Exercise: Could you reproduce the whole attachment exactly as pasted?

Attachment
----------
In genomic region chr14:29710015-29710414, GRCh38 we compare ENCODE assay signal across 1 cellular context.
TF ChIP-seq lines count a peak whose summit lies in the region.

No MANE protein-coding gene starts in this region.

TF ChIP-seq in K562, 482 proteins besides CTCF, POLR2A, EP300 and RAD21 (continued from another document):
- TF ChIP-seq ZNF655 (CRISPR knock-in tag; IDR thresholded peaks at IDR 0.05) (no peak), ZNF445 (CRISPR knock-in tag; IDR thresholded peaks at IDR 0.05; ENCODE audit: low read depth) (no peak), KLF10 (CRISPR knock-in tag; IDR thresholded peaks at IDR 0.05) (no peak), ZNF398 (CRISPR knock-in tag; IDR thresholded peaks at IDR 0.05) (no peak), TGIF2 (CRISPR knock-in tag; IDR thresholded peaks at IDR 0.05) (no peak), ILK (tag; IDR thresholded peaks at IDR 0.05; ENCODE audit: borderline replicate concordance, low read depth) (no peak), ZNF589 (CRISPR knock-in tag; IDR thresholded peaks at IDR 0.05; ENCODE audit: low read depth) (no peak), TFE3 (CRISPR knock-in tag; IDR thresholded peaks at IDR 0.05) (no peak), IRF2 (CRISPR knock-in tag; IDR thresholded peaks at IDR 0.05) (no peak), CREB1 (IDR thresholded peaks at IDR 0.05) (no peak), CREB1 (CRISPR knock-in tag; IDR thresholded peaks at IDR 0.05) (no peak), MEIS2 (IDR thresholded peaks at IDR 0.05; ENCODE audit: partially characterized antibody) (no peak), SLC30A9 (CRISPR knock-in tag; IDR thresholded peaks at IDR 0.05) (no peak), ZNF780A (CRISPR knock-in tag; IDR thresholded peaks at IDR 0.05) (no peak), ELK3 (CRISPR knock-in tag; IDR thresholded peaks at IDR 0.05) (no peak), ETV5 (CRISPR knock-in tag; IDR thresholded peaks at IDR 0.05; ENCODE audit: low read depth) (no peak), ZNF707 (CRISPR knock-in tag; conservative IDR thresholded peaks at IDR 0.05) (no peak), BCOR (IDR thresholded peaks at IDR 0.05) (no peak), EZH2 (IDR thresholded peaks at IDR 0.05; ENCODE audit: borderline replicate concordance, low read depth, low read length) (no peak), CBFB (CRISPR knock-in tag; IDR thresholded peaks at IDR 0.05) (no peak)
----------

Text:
In genomic region chr14:29710015-29710414, GRCh38 we compare ENCODE assay signal across 1 cellular context.
TF ChIP-seq lines count a peak whose summit lies in the region.

No MANE protein-coding gene starts in this region.

TF ChIP-seq in K562, 482 proteins besides CTCF, POLR2A, EP300 and RAD21 (continued from another document):
- TF ChIP-seq ZNF655 (CRISPR knock-in tag; IDR thresholded peaks at IDR 0.05) (no peak), ZNF445 (CRISPR knock-in tag; IDR thresholded peaks at IDR 0.05; ENCODE audit: low read depth) (no peak), KLF10 (CRISPR knock-in tag; IDR thresholded peaks at IDR 0.05) (no peak), ZNF398 (CRISPR knock-in tag; IDR thresholded peaks at IDR 0.05) (no peak), TGIF2 (CRISPR knock-in tag; IDR thresholded peaks at IDR 0.05) (no peak), ILK (tag; IDR thresholded peaks at IDR 0.05; ENCODE audit: borderline replicate concordance, low read depth) (no peak), ZNF589 (CRISPR knock-in tag; IDR thresholded peaks at IDR 0.05; ENCODE audit: low read depth) (no peak), TFE3 (CRISPR knock-in tag; IDR thresholded peaks at IDR 0.05) (no peak), IRF2 (CRISPR knock-in tag; IDR thresholded peaks at IDR 0.05) (no peak), CREB1 (IDR thresholded peaks at IDR 0.05) (no peak), CREB1 (CRISPR knock-in tag; IDR thresholded peaks at IDR 0.05) (no peak), MEIS2 (IDR thresholded peaks at IDR 0.05; ENCODE audit: partially characterized antibody) (no peak), SLC30A9 (CRISPR knock-in tag; IDR thresholded peaks at IDR 0.05) (no peak), ZNF780A (CRISPR knock-in tag; IDR thresholded peaks at IDR 0.05) (no peak), ELK3 (CRISPR knock-in tag; IDR thresholded peaks at IDR 0.05) (no peak), ETV5 (CRISPR knock-in tag; IDR thresholded peaks at IDR 0.05; ENCODE audit: low read depth) (no peak), ZNF707 (CRISPR knock-in tag; conservative IDR thresholded peaks at IDR 0.05) (no peak), BCOR (IDR thresholded peaks at IDR 0.05) (no peak), EZH2 (IDR thresholded peaks at IDR 0.05; ENCODE audit: borderline replicate concordance, low read depth, low read length) (no peak), CBFB (CRISPR knock-in tag; IDR thresholded peaks at IDR 0.05) (no peak)